How to do a (perfect?) snake creeps down

Master George Xu demonstrating “Snake Creeps Down”

There is no perfect way to do snake creeps down, only the way you do it now and refining it. But while you’re trying to figure it out think about this.

To get your snake creeps down to work, you should practice standing in horse stance more often and while doing that you should do silk reeling, the kind George Xu (see does or even Zhu Tian Cai‘s. You can see them on youtube. Check out Texas Tai Chi’s Ray Abeyta, too. He has a video on Zhu’s chanshijin style.

While in horse stance shift your weight from side to side while silk reeling: spiraling through bone, ligament, tendon. From the inside outward. The heart cavity should be open. Don’t let the right hand cross past the middle line over to the left side and vice versa. Shoulder joint should be open, as should all joints, but you have to start somewhere focusing your attention. Most people are too tight in the shoulders and if you free them up you are on your way to having an easier time opening the other joints.

It’s true that you refine from where you start each time you begin your daily taiji practice. Perhaps no one can say what “perfect” is, but you will always be better with practice whoever you are.

If you don’t know the finer subtleties of foundational stretches, look for someone who does. Master George Xu can and will show you. Most people can’t bend over much less stretch their legs out wide and down low and graceful as snake creeps down.

To let myself go to accomplish a big stretch like the snake requires is one of the hardest things I’ve done and it’s also one of the easiest. It’s a challenge to overcome. It’s an opportunity to overcome obstacles.Yet buried deep inside is a sense that we all know we are capable of much more. We are created to transcend barriers.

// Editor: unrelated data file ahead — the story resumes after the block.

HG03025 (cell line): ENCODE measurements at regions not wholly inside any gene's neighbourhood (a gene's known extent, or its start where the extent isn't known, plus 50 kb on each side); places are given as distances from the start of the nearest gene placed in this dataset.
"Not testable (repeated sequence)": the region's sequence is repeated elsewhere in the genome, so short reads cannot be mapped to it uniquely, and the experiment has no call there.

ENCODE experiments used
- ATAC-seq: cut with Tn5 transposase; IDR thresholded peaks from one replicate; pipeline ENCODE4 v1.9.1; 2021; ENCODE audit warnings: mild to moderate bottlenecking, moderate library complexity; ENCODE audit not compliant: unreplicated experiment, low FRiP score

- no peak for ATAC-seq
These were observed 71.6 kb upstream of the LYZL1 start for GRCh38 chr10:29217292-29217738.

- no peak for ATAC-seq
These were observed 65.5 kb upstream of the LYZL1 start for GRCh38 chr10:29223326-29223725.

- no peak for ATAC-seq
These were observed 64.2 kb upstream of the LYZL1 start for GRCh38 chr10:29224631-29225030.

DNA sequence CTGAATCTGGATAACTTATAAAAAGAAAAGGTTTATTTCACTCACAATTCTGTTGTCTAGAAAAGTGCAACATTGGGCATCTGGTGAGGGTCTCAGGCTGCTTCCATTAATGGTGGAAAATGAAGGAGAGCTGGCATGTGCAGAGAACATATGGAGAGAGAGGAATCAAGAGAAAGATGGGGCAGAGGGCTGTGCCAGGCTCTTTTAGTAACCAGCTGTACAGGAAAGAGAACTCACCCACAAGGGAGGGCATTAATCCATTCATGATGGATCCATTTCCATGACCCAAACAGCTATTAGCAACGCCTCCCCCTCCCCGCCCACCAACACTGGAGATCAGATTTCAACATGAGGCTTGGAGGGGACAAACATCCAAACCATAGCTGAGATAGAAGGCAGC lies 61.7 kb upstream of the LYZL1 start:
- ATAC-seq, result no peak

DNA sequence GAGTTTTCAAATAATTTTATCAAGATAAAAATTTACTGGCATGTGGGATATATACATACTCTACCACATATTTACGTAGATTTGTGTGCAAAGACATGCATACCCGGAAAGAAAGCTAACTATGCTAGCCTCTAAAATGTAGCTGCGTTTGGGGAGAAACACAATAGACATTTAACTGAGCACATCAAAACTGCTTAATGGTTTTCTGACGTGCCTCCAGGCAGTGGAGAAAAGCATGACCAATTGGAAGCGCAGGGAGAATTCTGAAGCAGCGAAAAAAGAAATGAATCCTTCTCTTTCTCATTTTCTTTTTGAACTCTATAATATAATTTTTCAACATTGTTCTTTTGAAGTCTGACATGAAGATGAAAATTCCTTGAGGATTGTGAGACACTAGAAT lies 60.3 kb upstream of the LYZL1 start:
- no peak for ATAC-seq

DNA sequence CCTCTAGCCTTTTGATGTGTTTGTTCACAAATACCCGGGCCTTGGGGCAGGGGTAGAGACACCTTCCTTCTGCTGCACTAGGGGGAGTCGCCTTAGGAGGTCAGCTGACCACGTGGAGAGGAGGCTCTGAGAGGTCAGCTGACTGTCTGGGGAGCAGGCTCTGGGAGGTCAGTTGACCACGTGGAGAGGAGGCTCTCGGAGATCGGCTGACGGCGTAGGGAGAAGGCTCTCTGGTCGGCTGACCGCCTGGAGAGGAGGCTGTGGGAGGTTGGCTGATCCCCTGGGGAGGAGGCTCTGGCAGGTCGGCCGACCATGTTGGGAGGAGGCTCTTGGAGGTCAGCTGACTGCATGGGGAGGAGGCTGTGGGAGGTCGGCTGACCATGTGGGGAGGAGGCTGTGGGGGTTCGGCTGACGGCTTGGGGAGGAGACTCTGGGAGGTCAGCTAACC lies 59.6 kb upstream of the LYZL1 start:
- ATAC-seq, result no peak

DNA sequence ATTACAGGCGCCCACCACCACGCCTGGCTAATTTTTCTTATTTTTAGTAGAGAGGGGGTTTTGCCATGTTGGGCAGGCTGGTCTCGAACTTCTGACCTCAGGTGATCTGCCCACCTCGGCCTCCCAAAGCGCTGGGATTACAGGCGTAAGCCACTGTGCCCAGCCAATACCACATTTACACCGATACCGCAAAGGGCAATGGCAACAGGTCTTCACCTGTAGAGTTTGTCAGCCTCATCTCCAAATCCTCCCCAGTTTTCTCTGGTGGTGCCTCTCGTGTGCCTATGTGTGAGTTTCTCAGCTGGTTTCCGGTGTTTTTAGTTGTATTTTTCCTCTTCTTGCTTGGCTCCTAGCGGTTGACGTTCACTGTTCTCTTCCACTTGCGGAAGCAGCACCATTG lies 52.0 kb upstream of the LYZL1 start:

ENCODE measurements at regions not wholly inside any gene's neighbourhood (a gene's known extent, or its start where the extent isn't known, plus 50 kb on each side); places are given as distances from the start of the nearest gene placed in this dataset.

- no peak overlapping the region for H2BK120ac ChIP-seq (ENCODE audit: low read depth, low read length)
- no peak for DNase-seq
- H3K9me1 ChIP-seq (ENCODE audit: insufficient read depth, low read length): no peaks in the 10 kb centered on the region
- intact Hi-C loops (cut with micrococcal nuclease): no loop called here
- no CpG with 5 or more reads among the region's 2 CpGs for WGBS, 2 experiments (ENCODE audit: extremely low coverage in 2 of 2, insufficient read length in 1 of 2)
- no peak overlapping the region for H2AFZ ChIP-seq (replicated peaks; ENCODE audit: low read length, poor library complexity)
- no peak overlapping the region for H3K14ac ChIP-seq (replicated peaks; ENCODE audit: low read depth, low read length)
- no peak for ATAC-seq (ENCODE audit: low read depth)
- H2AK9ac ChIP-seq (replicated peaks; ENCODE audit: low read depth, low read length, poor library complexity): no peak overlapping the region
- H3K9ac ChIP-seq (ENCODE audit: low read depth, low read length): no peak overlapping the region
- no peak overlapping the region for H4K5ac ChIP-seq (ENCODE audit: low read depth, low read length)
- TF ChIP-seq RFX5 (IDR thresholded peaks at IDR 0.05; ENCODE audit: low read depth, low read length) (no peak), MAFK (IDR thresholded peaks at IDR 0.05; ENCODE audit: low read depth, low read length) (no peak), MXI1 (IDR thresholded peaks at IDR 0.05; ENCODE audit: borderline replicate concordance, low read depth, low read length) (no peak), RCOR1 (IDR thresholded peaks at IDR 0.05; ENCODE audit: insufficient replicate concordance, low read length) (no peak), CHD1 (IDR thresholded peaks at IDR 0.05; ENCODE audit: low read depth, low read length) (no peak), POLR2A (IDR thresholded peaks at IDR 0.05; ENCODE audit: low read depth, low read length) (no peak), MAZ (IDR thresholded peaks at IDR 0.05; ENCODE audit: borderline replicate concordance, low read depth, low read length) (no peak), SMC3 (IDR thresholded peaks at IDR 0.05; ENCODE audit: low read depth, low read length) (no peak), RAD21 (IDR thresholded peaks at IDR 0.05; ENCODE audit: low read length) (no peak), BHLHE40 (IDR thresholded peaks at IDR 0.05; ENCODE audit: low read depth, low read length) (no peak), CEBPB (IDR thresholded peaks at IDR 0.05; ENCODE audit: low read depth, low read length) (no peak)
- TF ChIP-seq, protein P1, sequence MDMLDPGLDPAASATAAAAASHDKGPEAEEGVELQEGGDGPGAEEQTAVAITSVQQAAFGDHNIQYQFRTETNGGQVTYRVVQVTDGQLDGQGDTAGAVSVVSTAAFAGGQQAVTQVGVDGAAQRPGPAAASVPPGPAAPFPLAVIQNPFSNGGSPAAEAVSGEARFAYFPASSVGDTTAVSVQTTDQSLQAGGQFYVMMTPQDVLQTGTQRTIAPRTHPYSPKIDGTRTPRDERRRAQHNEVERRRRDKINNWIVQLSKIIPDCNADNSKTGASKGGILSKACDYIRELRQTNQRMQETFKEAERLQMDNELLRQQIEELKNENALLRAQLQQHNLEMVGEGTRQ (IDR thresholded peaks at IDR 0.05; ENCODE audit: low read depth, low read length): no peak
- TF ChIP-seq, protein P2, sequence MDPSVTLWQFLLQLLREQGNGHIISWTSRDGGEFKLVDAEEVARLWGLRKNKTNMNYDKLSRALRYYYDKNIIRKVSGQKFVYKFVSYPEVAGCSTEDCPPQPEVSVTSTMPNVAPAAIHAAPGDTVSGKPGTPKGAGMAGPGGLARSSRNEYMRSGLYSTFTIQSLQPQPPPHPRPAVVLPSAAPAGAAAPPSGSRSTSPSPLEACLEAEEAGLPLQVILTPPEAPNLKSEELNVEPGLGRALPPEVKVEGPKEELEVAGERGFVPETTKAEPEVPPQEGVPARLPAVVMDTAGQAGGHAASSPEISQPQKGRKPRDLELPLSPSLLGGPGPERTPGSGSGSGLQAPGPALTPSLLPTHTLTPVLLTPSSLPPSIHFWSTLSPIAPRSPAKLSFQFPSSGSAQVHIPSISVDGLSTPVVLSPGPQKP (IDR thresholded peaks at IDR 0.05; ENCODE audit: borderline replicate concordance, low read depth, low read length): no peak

Root, not root … structure, not structure.

Practice without hesitating, but with a smooth, continuous motion. Flowing water, shining sunlight, a steady breeze, the intensity of verdant growth in the springtime, or that of snow and ice in winter. Steady, deliberate, conscious. Sentient. Follow the movement through to its end before transitioning toward a new direction.

Root not root. Learn root before “not root.” That is what Wang Ming Bo and Rose Oliver explain is the case at least some times if not most times. Beginners, learn root first before your learn about being free of root. Same thing with form. The physical and energetic configurations or edifices constructed by movement in patterns ad shapes gives you a lay of the land in terms of energy and movement. Once you know the landscape, you can frolic freely within it. This is a safe way of exploring the unknown abilities and knowledge that we are made of. Another way might be no form, only unstructured movement. Learn a form or some sequenced, structured movement, such as basic repetitions, in order to use more of your brain. Unstructured, freestyle movement requires only a small piece of the brain to perform while the rest seems to sleep.